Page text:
I really enjoy this time of year and I still find fireworks a huge thrill. I have collected together some quick teaching ideas if Bonfire Night is something that you want to celebrate with your class. The ideas range from poems and information texts to crafts and art – the best bits are edible of course!
For story inspiration you could share the fantastic Philip Pullman book ‘The Firework Maker’s Daughter’ – if you Google it there are loads of ideas for sharing it with your pupils or – if you can get your hands on a copy – George Layton’s ‘The Fib and other stories’ has a short story called ‘The Firework Display’ set in 1950s England. Here is a link that contains an extract as well as other ideas from the Lancashire Grid for Learning:
Friendship is a sheltering tree.
Autumn is on its way – a perfect time for looking at trees at the height of their beauty. I love trees. They are grounding and central to life itself. There are so many shades of colour in autumn and endless art activities that can be undertaken in the classroom. Some of my favourite stories have trees at their heart – ‘The Giving Tree’, ‘The Minpins’, ‘The Magic Faraway Tree’.
A classic is the story of ‘The Giving Tree’ a heart-warming story that follows the life of a boy and a tree. In spite of receiving nothing in return the simple act of giving to the one that he loves makes the tree happy. It is great to read at Autumn time, particularly if you are celebrating ‘Thanks Giving’ as it leads you beautifully into the discussion of how we can be more giving.
Here is a link to a beautiful retelling of the story on YouTube –
I saw some lovely ideas for Giving trees or just trees in general on Pinterest.
There are more ideas on the website above, including the fact that the teacher in the first photo takes all the leaves of the tree as they enter winter and sprays the branches with fake snow! A display for all seasons!
Trees are fantastic for evoking mysterious, magical and moody atmospheres. Use them at the centre of a mind-map for groups of children to collect words and phrases that describe the picture and create a mood. Those words can be saved for story writing and stuck on working walls.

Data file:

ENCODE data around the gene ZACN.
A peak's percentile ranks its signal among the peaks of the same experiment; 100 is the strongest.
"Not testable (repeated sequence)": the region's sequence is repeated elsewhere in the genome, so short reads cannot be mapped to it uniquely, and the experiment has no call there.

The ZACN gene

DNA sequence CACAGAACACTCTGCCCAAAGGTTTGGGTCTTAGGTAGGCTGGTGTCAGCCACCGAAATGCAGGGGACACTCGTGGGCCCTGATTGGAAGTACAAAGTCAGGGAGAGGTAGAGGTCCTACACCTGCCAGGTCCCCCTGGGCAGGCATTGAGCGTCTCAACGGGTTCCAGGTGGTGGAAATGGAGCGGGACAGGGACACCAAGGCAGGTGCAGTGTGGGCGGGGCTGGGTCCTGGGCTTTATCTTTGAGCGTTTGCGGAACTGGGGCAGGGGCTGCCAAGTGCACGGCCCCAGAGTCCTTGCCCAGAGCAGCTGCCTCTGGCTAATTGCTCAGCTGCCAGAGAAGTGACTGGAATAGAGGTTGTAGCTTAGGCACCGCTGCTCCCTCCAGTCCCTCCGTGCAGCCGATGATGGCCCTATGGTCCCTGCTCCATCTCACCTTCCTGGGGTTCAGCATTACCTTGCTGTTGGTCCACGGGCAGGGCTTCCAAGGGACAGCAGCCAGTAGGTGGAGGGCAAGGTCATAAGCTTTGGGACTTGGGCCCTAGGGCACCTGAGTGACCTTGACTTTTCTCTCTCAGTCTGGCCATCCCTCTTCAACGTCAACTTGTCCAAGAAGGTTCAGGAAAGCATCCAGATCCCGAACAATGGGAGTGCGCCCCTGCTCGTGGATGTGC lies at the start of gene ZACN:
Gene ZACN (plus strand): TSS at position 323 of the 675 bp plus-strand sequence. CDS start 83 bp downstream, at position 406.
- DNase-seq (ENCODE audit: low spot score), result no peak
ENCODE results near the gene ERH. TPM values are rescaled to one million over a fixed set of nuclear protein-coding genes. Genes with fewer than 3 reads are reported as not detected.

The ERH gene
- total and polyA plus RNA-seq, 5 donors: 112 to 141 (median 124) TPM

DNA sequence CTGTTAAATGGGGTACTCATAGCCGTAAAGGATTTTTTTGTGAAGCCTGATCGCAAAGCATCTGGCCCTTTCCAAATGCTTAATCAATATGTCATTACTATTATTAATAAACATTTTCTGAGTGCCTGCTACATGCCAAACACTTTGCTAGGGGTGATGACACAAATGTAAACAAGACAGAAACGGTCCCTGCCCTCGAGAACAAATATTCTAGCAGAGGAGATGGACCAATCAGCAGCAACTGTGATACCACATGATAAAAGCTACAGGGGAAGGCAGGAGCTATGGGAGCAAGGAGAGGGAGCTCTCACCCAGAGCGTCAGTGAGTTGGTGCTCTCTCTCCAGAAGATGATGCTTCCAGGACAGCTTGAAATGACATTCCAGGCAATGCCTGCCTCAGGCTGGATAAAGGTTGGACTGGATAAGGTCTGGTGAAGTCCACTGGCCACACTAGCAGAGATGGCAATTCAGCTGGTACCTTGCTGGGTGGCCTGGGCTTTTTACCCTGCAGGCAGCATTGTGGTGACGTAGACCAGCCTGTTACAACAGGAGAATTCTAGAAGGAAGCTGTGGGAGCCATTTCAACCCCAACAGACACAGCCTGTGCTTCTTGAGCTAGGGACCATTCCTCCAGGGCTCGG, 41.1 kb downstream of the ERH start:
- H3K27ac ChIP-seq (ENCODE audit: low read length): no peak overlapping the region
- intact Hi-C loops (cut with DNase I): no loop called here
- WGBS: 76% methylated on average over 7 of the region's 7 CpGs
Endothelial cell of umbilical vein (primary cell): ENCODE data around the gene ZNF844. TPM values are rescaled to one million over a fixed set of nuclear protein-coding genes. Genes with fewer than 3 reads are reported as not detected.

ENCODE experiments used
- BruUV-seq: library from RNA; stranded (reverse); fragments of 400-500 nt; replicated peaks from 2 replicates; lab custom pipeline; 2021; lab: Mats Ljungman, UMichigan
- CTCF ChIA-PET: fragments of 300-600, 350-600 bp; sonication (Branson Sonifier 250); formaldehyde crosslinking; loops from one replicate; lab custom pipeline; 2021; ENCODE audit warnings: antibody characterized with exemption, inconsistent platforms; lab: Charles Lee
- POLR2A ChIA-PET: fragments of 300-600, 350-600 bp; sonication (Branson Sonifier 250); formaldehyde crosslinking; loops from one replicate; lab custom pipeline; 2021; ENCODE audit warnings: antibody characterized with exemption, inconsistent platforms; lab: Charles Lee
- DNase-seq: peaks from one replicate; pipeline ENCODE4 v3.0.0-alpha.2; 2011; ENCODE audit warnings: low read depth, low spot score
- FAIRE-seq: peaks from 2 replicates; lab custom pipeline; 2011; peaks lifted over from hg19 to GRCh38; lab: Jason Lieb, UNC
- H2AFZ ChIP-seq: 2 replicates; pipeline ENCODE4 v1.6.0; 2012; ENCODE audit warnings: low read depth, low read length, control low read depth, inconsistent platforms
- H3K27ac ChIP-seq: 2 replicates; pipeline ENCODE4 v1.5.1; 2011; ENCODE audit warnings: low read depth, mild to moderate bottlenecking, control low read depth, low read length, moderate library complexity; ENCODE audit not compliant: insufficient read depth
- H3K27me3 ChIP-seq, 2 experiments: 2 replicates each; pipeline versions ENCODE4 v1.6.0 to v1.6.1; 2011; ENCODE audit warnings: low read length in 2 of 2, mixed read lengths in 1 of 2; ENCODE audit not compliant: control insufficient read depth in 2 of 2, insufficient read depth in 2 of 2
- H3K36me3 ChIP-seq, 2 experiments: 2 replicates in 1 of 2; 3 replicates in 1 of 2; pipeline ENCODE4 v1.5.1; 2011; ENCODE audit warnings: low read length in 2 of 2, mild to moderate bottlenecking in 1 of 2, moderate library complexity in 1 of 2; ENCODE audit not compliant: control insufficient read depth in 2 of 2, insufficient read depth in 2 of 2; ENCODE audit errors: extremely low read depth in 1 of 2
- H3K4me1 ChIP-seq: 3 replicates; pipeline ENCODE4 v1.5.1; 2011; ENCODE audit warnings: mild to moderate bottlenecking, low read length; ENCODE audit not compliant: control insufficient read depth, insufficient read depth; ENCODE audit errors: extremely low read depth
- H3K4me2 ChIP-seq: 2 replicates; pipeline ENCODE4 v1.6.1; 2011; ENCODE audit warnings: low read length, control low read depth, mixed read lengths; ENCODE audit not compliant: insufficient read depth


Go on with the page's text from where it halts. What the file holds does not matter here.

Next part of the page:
Trees are fabulous for inspiring poetry. The words collected above can be used in poems too.
Tree, gather up my thoughts
like the clouds in your branches.
Draw up my soul
like the waters in your root.
In the arteries of your trunk
bring me together.
Through your leaves
breathe out the sky.
by J. Daniel Beaudry
I have always felt the living presence
the forest that calls to me as deeply
as I breathe,
as though the woods were marrow of my bone
I myself were tree, a breathing, reaching
arc of the larger canopy
beside a brook bubbling to foam
like the one
deep in these woods,
that whispers home
by Michael S. Glaser
There are hundreds of myths and legends about trees. The Celts used the image of ‘The Tree of Life’ in their carefully constructed knot work and folk tales talk of The Green Man, the spirit of the woods and forest.
I found a super website that contains hundreds of trees myths and legends from around the world, poems and teaching types for science. I would love to learn some of the tree stories from the site and the retell them orally in the true spirit of storytelling.
It also reminds me again of a film I discussed previously ‘Avatar’. The Na’vi talk about ‘The Tree of Souls’ which links them all together and holds memories for them. Still images from the film are simply beautiful and lend themselves beautifully to fantasy story writing.
Woods can be terrifying places, think Blair Witch or the Forbidden Forest in Harry Potter. I always use woods or forest as a chapter in a quest story based on the idea of The Hobbit. Short clips from Harry Potter and Lord of the Rings / The Hobbit films forest scenes are great for stimulating ideas and engaging children…obviously don’t use clips from the Blair Witch!!
Woods can also be whimsical and magical places too. Think of the Magical Faraway tree…fairies, pixies, elves…fairy rings and toadstools. It is where Hansel and Gretel got lost and where witches live in tumbled down cottages…
Alone with myself
The trees bend
to caress me
The shade hugs
by Candy Polgar